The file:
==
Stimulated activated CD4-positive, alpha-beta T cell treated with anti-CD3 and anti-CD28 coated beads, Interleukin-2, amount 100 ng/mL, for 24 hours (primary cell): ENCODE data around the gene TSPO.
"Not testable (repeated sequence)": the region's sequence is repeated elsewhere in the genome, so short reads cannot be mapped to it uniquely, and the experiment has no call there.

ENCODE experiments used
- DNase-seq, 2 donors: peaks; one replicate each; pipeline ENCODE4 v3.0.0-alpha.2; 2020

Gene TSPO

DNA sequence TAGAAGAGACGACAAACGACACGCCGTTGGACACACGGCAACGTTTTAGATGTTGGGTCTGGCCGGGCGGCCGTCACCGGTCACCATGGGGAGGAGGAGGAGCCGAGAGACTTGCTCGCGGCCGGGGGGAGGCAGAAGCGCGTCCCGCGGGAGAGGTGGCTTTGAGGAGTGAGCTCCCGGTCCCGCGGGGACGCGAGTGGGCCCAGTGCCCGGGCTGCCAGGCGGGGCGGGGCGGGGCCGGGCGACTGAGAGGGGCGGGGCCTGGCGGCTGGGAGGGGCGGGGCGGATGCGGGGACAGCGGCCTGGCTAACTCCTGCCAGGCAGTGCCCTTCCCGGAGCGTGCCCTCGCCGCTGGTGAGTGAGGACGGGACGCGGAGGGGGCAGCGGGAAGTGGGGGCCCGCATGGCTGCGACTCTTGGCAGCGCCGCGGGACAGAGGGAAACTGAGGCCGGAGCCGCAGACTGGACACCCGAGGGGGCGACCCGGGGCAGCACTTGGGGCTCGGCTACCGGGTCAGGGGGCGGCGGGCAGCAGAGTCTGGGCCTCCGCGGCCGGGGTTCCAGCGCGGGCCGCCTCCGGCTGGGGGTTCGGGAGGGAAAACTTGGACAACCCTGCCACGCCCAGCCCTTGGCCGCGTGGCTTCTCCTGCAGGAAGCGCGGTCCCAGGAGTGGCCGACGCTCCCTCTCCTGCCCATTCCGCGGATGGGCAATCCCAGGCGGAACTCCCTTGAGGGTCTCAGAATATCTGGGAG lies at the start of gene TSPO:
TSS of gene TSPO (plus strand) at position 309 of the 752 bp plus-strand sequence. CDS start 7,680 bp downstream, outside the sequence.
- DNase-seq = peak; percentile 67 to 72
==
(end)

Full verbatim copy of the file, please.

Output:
Stimulated activated CD4-positive, alpha-beta T cell treated with anti-CD3 and anti-CD28 coated beads, Interleukin-2, amount 100 ng/mL, for 24 hours (primary cell): ENCODE data around the gene TSPO.
"Not testable (repeated sequence)": the region's sequence is repeated elsewhere in the genome, so short reads cannot be mapped to it uniquely, and the experiment has no call there.

ENCODE experiments used
- DNase-seq, 2 donors: peaks; one replicate each; pipeline ENCODE4 v3.0.0-alpha.2; 2020

Gene TSPO

DNA sequence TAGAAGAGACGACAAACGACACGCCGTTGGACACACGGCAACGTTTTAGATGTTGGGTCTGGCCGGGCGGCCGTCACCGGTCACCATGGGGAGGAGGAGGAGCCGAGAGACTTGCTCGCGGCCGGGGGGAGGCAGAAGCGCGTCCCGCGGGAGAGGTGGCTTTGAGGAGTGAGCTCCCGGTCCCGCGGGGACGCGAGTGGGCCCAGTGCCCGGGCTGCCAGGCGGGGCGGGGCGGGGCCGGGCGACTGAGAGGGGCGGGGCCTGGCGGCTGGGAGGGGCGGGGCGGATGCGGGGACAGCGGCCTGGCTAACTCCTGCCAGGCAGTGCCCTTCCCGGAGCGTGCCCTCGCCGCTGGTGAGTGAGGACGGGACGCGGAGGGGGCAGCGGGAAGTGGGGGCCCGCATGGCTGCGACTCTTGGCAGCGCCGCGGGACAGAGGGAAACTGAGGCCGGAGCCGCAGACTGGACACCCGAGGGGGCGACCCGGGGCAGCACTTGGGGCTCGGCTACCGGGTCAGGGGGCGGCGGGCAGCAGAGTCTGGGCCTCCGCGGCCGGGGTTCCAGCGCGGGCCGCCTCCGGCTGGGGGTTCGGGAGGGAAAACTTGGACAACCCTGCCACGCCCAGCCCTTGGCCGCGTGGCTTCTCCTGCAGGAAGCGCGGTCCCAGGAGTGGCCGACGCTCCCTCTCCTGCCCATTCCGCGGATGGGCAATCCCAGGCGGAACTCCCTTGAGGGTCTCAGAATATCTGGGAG lies at the start of gene TSPO:
TSS of gene TSPO (plus strand) at position 309 of the 752 bp plus-strand sequence. CDS start 7,680 bp downstream, outside the sequence.
- DNase-seq = peak; percentile 67 to 72